Critiquing the Food Critic
In addition to my role at Food Forward, I’m the food editor for Metro Silicon Valley, an alt weekly in San Jose, Calif. Among other things, I’m the paper’s restaurant critic. It’s a great job. Probably once a week someone tells me I have their dream job. And I am very fortunate. I get paid to eat. But as someone who thinks a lot (maybe too much) about food and where it comes from I’ve begun to question the role of the restaurant critic.
Given the stack of evidence against the industrial food system, it seems downright wrong to limit a restaurant review to a critique of cooking, service and decor, but that’s the norm in my business. The food we eat is altering life on the planet as we know it. Are gripes about an overdressed salad or a bumbling waiter more important than calling out the fact that manure from industrial meat has polluted 35,000 miles of rivers in 22 states or that synthetic fertilizers have turned the Gulf of California into a vast dead zone?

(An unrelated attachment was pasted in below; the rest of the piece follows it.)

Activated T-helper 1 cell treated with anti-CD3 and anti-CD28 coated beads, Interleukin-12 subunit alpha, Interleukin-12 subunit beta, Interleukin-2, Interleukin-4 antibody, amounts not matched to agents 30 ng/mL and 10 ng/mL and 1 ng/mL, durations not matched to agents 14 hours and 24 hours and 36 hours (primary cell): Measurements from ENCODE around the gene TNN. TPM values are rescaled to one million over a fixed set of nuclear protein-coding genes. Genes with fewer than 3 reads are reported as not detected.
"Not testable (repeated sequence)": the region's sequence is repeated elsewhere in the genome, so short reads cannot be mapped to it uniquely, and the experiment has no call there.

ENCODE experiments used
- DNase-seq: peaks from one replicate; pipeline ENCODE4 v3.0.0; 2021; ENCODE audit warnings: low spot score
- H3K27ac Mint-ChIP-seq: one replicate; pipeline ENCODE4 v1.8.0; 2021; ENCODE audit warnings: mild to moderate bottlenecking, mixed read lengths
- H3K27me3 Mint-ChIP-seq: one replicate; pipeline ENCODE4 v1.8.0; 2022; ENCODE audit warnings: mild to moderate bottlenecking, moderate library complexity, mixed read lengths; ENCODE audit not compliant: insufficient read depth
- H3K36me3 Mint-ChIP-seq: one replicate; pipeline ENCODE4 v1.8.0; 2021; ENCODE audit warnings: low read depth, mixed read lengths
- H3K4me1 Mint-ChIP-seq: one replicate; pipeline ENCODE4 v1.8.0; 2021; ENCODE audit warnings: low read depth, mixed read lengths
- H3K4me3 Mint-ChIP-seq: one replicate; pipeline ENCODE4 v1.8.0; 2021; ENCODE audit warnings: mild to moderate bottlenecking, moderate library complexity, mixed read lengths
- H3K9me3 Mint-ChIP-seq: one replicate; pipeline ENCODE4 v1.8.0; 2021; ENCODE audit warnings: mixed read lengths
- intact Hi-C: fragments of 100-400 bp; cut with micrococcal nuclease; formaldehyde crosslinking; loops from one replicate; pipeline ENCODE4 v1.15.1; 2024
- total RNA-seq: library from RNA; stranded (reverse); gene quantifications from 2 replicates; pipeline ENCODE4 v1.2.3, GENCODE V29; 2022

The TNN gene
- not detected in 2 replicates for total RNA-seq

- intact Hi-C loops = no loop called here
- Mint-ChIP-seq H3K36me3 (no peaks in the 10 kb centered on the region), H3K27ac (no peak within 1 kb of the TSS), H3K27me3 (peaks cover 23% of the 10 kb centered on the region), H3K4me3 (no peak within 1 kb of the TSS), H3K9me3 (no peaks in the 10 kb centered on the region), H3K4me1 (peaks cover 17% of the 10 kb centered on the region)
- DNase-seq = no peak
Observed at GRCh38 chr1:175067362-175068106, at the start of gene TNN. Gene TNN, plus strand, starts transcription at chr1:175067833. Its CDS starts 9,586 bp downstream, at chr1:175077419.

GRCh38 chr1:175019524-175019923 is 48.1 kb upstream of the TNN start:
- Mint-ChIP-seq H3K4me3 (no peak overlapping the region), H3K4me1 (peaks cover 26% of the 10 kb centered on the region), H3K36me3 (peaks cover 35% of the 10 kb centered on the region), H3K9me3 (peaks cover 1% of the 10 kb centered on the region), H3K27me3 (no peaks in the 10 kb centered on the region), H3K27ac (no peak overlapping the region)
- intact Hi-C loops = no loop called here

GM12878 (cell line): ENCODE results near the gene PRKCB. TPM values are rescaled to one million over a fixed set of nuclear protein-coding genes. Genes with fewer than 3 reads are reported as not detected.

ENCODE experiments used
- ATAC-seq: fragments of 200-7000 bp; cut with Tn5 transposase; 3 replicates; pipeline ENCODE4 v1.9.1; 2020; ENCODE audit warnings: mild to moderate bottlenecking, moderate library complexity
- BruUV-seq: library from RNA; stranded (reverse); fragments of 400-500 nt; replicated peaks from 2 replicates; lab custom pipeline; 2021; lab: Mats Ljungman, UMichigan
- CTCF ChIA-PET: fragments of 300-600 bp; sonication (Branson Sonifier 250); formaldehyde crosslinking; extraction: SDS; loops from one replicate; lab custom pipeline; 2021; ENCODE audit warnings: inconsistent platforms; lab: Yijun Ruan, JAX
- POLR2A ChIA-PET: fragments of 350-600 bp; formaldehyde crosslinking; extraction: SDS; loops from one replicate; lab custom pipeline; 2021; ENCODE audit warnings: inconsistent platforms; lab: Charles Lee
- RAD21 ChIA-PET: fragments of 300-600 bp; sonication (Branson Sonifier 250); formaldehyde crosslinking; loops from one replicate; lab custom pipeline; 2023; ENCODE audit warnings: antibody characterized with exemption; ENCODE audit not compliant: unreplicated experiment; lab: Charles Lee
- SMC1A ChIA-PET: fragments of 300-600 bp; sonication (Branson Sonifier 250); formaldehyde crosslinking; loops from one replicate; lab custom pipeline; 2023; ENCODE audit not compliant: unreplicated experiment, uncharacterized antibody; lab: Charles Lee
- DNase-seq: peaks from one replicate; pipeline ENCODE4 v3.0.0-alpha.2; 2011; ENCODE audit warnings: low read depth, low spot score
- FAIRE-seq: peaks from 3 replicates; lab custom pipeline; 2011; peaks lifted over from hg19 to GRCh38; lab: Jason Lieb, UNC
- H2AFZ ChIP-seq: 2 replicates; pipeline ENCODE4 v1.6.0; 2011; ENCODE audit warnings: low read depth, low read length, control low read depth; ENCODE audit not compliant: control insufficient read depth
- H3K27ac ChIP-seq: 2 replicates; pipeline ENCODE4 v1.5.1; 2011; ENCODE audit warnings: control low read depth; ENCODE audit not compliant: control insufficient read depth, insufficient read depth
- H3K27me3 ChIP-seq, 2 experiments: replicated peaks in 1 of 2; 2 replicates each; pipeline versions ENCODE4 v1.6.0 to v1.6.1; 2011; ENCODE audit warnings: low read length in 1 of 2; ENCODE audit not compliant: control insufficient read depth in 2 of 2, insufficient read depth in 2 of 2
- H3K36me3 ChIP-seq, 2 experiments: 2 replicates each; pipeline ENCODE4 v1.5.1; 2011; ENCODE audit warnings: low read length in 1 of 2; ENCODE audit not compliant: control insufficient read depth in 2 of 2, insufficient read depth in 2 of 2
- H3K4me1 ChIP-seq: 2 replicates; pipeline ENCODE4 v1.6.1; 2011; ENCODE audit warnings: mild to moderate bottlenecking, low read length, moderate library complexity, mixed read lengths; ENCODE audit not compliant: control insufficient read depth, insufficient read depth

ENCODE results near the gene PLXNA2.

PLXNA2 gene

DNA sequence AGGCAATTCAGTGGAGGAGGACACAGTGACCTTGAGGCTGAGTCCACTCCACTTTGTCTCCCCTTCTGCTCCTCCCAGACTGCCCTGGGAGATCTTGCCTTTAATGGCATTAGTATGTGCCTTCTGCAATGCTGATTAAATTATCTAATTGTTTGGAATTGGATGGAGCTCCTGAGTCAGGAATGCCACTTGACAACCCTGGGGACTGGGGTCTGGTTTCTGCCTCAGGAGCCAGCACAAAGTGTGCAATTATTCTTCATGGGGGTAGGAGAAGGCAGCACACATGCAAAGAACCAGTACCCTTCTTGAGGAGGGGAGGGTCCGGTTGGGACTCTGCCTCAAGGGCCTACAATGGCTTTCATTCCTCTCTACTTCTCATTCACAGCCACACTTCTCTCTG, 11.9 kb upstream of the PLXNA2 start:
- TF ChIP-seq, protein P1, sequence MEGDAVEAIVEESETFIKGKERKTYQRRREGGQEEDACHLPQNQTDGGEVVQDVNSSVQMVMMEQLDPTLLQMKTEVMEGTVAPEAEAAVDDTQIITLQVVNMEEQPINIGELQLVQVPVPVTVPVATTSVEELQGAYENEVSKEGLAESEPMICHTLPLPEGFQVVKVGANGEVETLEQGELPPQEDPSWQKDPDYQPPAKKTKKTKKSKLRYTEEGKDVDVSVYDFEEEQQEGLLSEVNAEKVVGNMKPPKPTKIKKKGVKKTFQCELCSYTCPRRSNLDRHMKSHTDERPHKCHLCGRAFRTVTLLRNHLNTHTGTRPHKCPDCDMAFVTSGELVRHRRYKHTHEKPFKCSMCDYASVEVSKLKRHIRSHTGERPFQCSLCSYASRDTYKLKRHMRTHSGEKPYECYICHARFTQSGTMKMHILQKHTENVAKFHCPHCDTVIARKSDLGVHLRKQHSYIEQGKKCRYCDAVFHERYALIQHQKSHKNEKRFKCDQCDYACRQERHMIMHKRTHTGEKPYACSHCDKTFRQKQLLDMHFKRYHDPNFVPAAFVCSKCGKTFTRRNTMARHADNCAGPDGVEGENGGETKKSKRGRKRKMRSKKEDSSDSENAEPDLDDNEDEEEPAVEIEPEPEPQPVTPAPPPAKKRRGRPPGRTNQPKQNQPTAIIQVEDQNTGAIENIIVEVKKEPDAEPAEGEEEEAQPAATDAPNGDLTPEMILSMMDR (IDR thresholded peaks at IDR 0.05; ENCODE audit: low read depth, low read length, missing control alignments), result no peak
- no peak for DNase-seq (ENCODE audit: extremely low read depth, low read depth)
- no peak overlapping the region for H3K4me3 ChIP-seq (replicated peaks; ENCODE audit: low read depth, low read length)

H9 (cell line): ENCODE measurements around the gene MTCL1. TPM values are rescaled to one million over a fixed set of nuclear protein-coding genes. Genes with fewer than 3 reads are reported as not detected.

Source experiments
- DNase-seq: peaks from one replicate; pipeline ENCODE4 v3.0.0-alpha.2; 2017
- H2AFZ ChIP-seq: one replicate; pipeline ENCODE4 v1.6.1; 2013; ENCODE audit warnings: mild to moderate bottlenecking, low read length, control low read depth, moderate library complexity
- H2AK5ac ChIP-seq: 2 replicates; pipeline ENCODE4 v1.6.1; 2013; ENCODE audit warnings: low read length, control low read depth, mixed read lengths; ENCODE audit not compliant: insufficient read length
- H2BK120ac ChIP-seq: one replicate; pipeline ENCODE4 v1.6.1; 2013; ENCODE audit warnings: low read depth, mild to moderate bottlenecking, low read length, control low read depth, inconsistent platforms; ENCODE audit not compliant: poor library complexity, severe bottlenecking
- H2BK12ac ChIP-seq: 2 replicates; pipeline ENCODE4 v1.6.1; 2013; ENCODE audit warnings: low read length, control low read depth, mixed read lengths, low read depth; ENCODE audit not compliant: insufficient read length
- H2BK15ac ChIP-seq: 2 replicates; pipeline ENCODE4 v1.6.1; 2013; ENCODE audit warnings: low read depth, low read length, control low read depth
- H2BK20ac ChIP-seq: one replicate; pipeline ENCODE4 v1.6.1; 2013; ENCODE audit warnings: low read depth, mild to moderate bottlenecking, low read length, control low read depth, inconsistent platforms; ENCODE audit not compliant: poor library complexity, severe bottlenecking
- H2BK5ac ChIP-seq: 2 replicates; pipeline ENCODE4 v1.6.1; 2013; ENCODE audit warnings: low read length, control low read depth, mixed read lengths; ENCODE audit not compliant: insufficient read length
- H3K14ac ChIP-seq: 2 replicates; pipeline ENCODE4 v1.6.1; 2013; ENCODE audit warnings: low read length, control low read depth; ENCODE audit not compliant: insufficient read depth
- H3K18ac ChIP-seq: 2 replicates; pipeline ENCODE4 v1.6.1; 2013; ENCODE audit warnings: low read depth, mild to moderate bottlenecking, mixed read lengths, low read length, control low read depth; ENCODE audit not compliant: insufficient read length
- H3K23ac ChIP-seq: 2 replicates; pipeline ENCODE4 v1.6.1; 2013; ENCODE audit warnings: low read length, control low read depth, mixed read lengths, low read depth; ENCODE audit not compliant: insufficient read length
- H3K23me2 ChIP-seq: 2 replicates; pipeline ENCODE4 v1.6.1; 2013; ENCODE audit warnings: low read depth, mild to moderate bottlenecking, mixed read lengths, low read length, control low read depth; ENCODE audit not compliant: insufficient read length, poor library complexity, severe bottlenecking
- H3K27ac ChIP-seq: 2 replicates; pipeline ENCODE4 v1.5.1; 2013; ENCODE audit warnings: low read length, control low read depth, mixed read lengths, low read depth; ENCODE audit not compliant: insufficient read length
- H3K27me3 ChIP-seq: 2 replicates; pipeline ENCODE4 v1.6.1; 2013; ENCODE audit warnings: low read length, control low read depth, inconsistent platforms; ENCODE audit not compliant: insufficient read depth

While consumers and restaurants alike are seeking ingredients that tread more lightly on the earth and people, restaurant critics seem to work in a vacuum where questions about the true social and environmental costs of the food aren’t worth mentioning. That makes them indifferent, irrelevant or part of the problem. I’m not sure which is worse.